Sunday, October 23, 2016

Book Review: Timekeeper by Tara Sim

Timekeeper by Tara Sim
Publication Date: November 8, 2016
Genres: YA - Fantasy - Steampunk - LGBTQA+
Find it On: Goodreads / Amazon
My Rating: 


Two o’clock was missing.

In an alternate Victorian world controlled by clock towers, a damaged clock can fracture time—and a destroyed one can stop it completely.

It’s a truth that seventeen-year-old clock mechanic Danny Hart knows all too well; his father has been trapped in a Stopped town east of London for three years. Though Danny is a prodigy who can repair not only clockwork, but the very fabric of time, his fixation with staging a rescue is quickly becoming a concern to his superiors.

And so they assign him to Enfield, a town where the tower seems to be forever plagued with problems. Danny’s new apprentice both annoys and intrigues him, and though the boy is eager to work, he maintains a secretive distance. Danny soon discovers why: he is the tower’s clock spirit, a mythical being that oversees Enfield’s time. Though the boys are drawn together by their loneliness, Danny knows falling in love with a clock spirit is forbidden, and means risking everything he’s fought to achieve.

But when a series of bombings at nearby towers threaten to Stop more cities, Danny must race to prevent Enfield from becoming the next target or he’ll not only lose his father, but the boy he loves, forever.

About the Author:

Tara Sim is a YA author found in the wilds of the Bay Area, California. When she's not writing about magic, clocks, and boys, she drinks tea, wrangles cats, and sings opera.

Tara grew up in California, but braved the elements of Virginia to study English/Creative Writing at Hollins University.

Half-Indian and full geek, she eats too many samosas and awkwardly dances to Bhangra music.

My Review:

This book came out of nowhere and hit me over the head with its awesome!

Danny is the youngest clock mechanic in a alternative-world Victorian England where clock towers like Big Ben literally control time. Each city has its clock tower that safeguards its "time zone." If the clock tower stops working, so does time in the town, and the people in it become frozen and unable to escape - which is exactly what happened to Danny's father three years ago. He has worked so hard to become a good enough mechanic to save the city of Malden. The last thing he ever expected was to meet a spirit that controls time itself - or to fall in love with him.

I'm absolutely loving this new trend in YA fiction to make a world so detailed that the plot doesn't feel recycled. Clock towers that control time, backed by an entire detailed mythos of deities? Count me in! From first picking up this book, I hoped and hoped that such an amazing premise would not disappoint, and trust me, Ms. Sim did not let us down!

The best part of the world building was that the characters themselves didn't know everything about the physics of their world. Danny knows how clocks work, but he only believes the gods and clock spirits to be legends until he meets them. Even the clock spirits themselves don't have all the answers to how they operate or how they came to be. As a reader who was piecing it all together, it was perfectly paced that we were learning the world alongside Danny himself.

Speaking of whom, I loved him as a protagonist! He is just plain grumpy, but given his difficult life, why wouldn't he be? Since losing his father, he has entirely dedicated himself to work, at the cost of most friendships and his relationship with his mother. When he meets a boy who begins to crack his shell of self-loathing, it really means something.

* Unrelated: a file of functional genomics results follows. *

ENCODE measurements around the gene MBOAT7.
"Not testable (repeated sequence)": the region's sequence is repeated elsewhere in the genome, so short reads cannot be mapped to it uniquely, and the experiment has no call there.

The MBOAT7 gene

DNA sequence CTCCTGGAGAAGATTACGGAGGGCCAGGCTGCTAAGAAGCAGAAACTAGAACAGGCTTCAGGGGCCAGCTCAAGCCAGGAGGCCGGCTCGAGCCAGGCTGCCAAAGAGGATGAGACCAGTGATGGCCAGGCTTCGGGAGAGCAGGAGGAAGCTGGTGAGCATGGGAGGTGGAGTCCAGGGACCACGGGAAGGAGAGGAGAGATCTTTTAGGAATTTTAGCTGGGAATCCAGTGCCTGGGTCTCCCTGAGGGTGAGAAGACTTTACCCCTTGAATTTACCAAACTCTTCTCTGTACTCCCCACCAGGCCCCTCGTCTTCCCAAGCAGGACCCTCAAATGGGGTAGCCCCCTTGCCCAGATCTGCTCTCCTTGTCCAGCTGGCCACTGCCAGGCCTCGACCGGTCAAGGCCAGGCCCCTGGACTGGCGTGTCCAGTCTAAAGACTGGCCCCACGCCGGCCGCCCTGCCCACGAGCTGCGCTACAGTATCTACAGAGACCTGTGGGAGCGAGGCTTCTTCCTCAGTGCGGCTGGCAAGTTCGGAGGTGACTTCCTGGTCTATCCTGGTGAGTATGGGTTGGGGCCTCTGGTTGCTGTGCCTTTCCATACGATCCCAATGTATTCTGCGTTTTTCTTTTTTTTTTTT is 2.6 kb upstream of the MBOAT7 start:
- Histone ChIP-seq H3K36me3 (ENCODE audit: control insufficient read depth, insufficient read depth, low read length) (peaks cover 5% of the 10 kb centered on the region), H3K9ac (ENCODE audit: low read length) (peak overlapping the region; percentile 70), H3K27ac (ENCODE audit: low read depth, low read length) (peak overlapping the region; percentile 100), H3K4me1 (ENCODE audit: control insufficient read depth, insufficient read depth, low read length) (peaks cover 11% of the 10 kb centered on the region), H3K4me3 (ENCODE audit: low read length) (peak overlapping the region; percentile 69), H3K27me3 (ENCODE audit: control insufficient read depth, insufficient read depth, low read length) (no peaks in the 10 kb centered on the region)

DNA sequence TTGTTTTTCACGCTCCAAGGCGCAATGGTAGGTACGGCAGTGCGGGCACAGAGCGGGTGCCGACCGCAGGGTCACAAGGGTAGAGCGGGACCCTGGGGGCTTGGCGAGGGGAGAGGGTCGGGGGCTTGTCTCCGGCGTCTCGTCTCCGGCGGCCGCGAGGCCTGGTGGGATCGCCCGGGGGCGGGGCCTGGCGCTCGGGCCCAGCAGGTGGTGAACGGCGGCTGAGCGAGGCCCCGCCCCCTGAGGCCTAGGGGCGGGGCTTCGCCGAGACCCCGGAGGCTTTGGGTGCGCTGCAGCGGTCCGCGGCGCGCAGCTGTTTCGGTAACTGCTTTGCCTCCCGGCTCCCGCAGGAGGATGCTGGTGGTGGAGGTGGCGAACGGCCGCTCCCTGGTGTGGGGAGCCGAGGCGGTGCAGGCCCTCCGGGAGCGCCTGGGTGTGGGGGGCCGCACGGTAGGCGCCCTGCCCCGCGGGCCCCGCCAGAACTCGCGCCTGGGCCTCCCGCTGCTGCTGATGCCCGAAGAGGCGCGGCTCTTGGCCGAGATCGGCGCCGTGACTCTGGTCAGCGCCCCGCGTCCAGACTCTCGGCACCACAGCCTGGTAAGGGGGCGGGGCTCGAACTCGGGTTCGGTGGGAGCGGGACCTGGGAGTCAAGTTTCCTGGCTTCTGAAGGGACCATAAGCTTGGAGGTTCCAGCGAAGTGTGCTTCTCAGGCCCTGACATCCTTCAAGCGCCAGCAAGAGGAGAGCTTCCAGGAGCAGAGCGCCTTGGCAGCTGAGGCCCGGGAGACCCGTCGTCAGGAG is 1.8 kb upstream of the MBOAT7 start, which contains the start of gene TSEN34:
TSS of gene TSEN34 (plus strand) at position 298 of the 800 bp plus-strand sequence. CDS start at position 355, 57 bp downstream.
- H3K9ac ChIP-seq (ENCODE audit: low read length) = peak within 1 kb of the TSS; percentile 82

And Colton? P r e c i o u s. He was simultaneously ancient and wise while having a complete naivety about humans and their emotions.

I won't go into too much detail with the rest of the characters, but generally speaking, there was a lot of delicious moral ambiguity that I love. The "good guys" had their own motivations and the "bad guy" had an understandable motivation behind his actions.

In terms of Danny's sexuality: I almost wouldn't count this as a queer book. It's one of those few LGBTQ romances that is not defined by the protagonist's sexuality. There are so many times that characters have conversations with Danny along the lines of, "Do you not want to introduce me to him because he's a guy? Because it's okay," and Danny just simmers and thinks, "I don't care that I'm gay. I care that he's not a human dammit!" So if what you're looking for is a gung-ho queerpositive love story, this may not be entirely it, but if you're looking for an awesome story with a queer character, look no farther!

As I'm sure you guessed from the four-stars, there was one major irk that kept this down a star: the setting. Ms. Sim is insistent that this takes place in 1875, but one that is so technologically progressive (cars, phones, etc.) that society (feminism, gay rights) are also drastically progressive. I know the genre is steampunk, but I think she was too married to the idea that steampunk has to be Victorian. Because so much was different, there was actually nothing left that made it Victorian aside from the constant date references. Since this takes place in an altogether different world, I wish she had made it in its own time without tying it to our history line. As it stands, I was just confused until I read her author's note at the end.

Thank you immensely to Netgalley for providing a copy of this book. It was an unexpected new favorite and one heck of a debut!


"You're...everything. You're...You're chaos and order and everything in between. Like sunshine kept back by the clouds. Like the entire world's imploded inside you, but all I see are the stars are sewn into your skin. You're filled with soft, dark music. [...] I hear it all the time. Your music."

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